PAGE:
(Ramallah) - The Palestinian Authority should end police violence against peaceful demonstrators, the latest instance being an attack against demonstrators at an evening rally on February 2, 2011, in Ramallah in support of the Egypt protests, Human Rights Watch said today. Police punched, kicked, and detained participants in the demonstration, as well as at least two journalists and a Human Rights Watch research assistant.
"The Palestinian Authority should immediately make clear that its ‘state-building' training of security forces does not include beating peaceful demonstrators," said Sarah Leah Whitson, Middle East and North Africa director at Human Rights Watch. "The PA should take action against the responsible police officers or the US and EU should find another use for their taxpayers' money."
Protesters began to arrive at Manara Square in downtown Ramallah at 9 p.m. in response to messages sent out earlier in the day via Facebook and SMS asking people to demonstrate in solidarity with protesters in Egypt. The number of protesters swelled to around 100 to 150 people, who chanted slogans such as, "Long live Egypt!" and "Mubarak, Mubarak, Ben Ali is waiting for you," a reference to the ousted Tunisian president. Human Rights Watch observed as Palestinian Authority (PA) police gathered at the side of the square.
The demonstration had been peaceful when regular police and "special forces" police, identifiable by their uniforms, began beating demonstrators without warning. Police used teargas and batons to disperse the protesters. A police officer told Human Rights Watch that "all the security forces were present tonight," including police detectives and officers from the Preventive Security agency and General Intelligence Service, all in street clothes.
Human Rights Watch saw police continuing to beat protesters after they were arrested while taking the protesters to the police station. Police grabbed participants by the neck, punched them in the face, and hit them in the legs and torso with their knees.
Witnesses told Human Rights Watch that two men in civilian clothes dragged a Palmedia journalist, Ibrahim Hammad, away while he was filming the demonstration with his video camera.
Mohammed Jaradat, a freelance journalist with an office overlooking Manara Square, identified himself to police as a journalist and displayed his press card, but PA forces grabbed him and took him to the police station near the square. They released him a short time later, at 10:35 p.m. Human Rights Watch later observed a bruise on Jaradat's face; he said he had been punched by police.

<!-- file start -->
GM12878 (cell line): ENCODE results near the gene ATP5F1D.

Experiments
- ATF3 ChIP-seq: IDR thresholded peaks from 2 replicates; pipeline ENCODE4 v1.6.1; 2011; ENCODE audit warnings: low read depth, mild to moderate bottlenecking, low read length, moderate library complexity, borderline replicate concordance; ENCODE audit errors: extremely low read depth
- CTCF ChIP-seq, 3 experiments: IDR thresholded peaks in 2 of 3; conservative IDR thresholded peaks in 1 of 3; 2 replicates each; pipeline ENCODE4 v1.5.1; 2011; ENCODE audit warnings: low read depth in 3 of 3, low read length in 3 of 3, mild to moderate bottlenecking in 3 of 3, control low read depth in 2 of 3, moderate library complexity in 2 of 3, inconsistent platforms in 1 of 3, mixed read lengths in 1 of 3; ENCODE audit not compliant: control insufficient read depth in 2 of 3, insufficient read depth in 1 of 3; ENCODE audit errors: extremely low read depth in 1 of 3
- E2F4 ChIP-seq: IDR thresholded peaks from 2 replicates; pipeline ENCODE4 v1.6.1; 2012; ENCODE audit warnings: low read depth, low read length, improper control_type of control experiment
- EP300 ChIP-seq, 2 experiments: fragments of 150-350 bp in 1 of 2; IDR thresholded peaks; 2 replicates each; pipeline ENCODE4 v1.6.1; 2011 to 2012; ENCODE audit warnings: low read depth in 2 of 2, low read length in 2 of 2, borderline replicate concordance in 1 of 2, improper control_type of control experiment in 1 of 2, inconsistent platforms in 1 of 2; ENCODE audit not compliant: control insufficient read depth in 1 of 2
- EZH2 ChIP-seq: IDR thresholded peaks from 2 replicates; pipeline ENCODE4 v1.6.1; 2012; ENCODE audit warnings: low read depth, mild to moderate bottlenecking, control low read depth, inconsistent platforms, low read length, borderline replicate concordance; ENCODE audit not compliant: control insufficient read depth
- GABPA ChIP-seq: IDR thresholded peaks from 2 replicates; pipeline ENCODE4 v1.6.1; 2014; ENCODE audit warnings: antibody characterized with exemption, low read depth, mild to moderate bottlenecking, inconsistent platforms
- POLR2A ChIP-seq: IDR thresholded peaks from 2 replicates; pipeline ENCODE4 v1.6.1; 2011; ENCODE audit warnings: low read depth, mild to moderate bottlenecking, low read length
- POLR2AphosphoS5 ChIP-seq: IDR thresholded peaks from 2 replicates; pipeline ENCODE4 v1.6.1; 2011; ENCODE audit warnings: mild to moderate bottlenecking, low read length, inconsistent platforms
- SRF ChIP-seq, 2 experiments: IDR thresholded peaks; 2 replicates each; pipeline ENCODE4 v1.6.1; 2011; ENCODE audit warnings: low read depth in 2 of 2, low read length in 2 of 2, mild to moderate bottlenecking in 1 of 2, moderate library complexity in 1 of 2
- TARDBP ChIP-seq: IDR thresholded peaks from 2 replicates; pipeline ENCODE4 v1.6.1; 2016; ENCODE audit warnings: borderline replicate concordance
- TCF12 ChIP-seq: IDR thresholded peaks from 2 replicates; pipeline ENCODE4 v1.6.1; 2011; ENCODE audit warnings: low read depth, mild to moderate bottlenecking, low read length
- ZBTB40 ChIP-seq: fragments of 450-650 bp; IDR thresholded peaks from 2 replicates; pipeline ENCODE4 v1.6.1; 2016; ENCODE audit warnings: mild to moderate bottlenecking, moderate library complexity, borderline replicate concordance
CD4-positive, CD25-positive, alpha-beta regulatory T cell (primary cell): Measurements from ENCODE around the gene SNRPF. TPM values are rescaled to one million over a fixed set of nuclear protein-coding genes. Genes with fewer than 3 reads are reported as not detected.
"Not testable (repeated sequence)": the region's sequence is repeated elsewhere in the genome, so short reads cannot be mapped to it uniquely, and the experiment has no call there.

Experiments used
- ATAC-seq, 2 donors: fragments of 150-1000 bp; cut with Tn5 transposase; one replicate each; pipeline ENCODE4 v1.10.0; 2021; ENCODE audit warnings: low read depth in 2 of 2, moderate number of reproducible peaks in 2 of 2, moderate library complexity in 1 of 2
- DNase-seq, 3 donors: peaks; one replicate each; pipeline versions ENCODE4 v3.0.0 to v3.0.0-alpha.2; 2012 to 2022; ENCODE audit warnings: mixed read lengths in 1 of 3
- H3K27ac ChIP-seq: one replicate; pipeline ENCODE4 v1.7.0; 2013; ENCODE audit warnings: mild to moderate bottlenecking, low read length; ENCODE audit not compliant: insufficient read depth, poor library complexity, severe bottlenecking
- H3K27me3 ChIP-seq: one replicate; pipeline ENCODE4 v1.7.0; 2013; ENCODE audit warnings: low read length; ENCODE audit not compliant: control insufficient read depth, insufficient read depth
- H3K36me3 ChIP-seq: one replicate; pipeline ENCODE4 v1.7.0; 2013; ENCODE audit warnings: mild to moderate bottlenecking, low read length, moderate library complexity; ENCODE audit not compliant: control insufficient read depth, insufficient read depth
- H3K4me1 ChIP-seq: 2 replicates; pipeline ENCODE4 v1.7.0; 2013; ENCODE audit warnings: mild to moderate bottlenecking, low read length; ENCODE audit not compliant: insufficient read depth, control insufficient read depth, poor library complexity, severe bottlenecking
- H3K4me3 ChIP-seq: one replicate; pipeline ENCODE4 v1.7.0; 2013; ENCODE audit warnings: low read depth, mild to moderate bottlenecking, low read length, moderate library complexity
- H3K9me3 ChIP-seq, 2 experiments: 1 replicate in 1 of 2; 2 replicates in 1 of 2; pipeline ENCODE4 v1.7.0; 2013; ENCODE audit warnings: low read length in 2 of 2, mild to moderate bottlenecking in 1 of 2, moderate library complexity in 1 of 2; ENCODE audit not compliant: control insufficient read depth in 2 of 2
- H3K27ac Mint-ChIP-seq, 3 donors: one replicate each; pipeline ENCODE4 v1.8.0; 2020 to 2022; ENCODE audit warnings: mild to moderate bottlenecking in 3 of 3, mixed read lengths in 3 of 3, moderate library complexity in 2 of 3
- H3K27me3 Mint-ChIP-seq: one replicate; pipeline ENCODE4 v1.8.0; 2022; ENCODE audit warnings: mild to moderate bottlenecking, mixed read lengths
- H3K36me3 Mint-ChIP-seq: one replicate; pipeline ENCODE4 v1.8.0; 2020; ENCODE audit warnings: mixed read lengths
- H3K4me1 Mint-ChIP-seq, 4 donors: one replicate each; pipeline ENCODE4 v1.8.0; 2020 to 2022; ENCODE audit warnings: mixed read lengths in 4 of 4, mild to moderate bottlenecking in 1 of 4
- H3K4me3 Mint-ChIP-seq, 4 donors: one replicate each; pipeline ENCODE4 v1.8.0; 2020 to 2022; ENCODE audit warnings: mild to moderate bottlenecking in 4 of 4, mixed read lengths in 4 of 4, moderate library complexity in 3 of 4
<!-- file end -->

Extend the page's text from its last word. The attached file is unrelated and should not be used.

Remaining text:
Jaradat also told Human Rights Watch that he saw Hammad while he was in detention and that police had confiscated Hammad's videotape.
Police also beat and arrested a Human Rights Watch research assistant who identified himself as such to the police. Police beat and kicked him continuously while dragging him into the nearby police station. They released him without charge after being briefly detaining him.
Police had released three other demonstrators while at least four others remained in detention as of 10:35 p.m. local time.
The US and European Union provide substantial aid to the PA, including programs to train and equip its security forces. The EU gave the Palestinian Authority more than €230 million (US$315 million) last year, including for a police training program called EUPOL COPPS, which has its headquarters in Ramallah. The US provided $350 million for security and program assistance, primarily to the National Security Forces, and an additional $150 million to the PA in direct budgetary support in 2010.
Human Rights Watch earlier this week documented PA attacks on other pro-democracy demonstrations, and has reported extensively on its human rights abuses, including torture and harassment against Palestinian civil society.
The US and the EU should suspend aid to Palestinian Authority security forces unless the Palestinian authorities take appropriate measures to end such abuses and allow Palestinians to enjoy their rights to freedom of assembly and expression, Human Rights Watch said.